In today’s Exponential Investor:

  • Why gold is called a pet rock
  • Gold goes up, analyst sticks to his guns
  • The double-down
  • “A Golden Rule From a Golden Fool”

A few weeks ago, I wrote about a generational war that is happening among gold investors.

My Gen X friend told me that he’d bought gold out of fear, so did his colleagues and friends, he argued.

For his demographic, the distrust of the government was their main reason to buy alternative assets like gold. He added that he feels the generation after him, Gen Y, are far too optimistic and that using fear to invest in gold won’t work.

I disagreed, saying “… thanks to the effort of libertarian-leaning baby boomers and Gen Xers, millennials are going to embrace the shiny pet rock.”

The war of words is not yet over, but after writing that article, I received an email from a reader asking me, why would I call gold a pet rock?

That, dear reader, is an excellent question.

And a timely reminder that not everyone has spent as much time around gold enthusiasts as me.

For those in the gold industry, the phrase “pet rock” has been around for some time. Those who can’t stand gold, use the phrase to ridicule those who invest in it. For those who are passionate about gold, they use “pet rock” in an affectionate way.

However, the phrase itself came from Wall Street journalist Jason Zweig, who wrote an article in July 2015 called “Let’s Be Honest about Gold: It’s a Pet Rock”, saying:

Gold is supposed to be a haven amid hard times and soft money. So why, even as Greece has defaulted, the euro has sunk against the dollar, and the Chinese stock market has stumbled, has gold been sitting there like a pet rock?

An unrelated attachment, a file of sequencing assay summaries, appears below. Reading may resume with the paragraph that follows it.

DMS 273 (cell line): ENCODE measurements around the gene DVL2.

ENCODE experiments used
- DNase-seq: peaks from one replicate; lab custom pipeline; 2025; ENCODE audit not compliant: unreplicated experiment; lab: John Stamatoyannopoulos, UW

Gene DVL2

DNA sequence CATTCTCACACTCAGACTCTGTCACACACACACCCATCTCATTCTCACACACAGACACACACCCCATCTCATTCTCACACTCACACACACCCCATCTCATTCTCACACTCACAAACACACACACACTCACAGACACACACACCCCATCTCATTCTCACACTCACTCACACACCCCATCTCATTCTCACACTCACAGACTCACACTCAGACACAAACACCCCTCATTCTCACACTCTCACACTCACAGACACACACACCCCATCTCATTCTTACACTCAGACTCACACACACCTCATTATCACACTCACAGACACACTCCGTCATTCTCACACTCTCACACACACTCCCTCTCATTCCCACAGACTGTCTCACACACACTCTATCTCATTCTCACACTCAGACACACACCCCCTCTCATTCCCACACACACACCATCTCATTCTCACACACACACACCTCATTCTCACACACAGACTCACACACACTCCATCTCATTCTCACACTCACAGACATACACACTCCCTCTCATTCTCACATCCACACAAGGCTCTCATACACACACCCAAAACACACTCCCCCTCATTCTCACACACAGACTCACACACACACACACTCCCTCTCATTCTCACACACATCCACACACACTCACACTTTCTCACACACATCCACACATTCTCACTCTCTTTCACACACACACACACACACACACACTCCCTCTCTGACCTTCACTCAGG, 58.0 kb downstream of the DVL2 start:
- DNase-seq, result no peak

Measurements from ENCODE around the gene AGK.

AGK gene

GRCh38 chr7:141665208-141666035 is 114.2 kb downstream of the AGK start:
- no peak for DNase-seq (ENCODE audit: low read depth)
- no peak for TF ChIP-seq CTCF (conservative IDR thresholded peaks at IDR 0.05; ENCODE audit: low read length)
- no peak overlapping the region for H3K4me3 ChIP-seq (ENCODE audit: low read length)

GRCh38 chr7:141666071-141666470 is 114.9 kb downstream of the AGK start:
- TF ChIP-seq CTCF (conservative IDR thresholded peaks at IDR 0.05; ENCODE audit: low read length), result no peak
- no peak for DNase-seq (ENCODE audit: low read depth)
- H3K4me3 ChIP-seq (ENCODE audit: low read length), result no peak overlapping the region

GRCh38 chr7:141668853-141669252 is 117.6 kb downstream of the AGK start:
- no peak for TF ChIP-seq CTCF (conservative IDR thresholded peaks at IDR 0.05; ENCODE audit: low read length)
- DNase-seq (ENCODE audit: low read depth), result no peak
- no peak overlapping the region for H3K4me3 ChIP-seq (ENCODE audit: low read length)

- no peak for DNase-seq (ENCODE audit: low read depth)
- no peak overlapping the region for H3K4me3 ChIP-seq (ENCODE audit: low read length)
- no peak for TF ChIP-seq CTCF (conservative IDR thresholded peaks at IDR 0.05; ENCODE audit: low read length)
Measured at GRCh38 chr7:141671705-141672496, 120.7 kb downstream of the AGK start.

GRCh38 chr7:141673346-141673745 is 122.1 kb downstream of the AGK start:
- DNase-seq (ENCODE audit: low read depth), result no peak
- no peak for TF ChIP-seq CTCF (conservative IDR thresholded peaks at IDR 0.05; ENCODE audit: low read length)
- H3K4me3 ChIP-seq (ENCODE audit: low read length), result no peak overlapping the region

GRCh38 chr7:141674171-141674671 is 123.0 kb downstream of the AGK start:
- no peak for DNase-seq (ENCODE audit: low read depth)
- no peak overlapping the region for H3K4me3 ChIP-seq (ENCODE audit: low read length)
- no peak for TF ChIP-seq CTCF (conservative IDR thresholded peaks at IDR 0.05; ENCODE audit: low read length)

… making Zweig’s analysis all the more sound at the time. Afterall, if these catalysts weren’t driving gold higher, what would? Zweig continued:

Many people may have bought gold for the wrong reasons: because of its glittering 18.7% average annual return between 2002 and 2011, because of its purportedly magical inflation-fighting properties, because it is supposed to shine in the darkest of days. But gold’s long-term returns are muted, it isn’t a panacea for inflation, and it does well in response to unexpected crises—but not long-simmering troubles like the Greek situation. And you will put lightning in a bottle before you figure out what gold is really worth.

Even rusted-on gold fans would struggle to refute this. Gold wasn’t performing in spite of having the idyllic macro set-up. A week after Zweig wrote this, gold fell even further, then to a five-year low of US$1,075 per ounce.

By December 2015, gold dropped all the way to US$1,04, a six-year low.

Gold, it appeared, was done.

Double or nothing

Too often people buy gold because they have this zealot-like belief in its monetary properties: that it is the one true form of money, and that governments must pivot back to gold.

Anyone who has studied currency will tell you we people are a clever brunch. The concept of money is as old as bartering, and gold is just one form of a medium of exchange. Anything can be currency if the other person is willing to accept it.  

Which is partly why non-gold analysts will be dismissive of the yellow metal when it isn’t doing what it’s traditionally expected to be doing.

Almost one year later to the day, Zweig wrote again, doubling down on gold being a wasteful investment:

Almost exactly a year ago, this column called gold a “pet rock” and said investing in it is ‘a leap in the dark.’ Gold traded then around US$1,130 an ounce. This past week, it surpassed US$1,360. Gold is up 20% since I ridiculed it; the U.S. stock market, measured by the S&P 500 with dividends reinvested, is up less than 1%.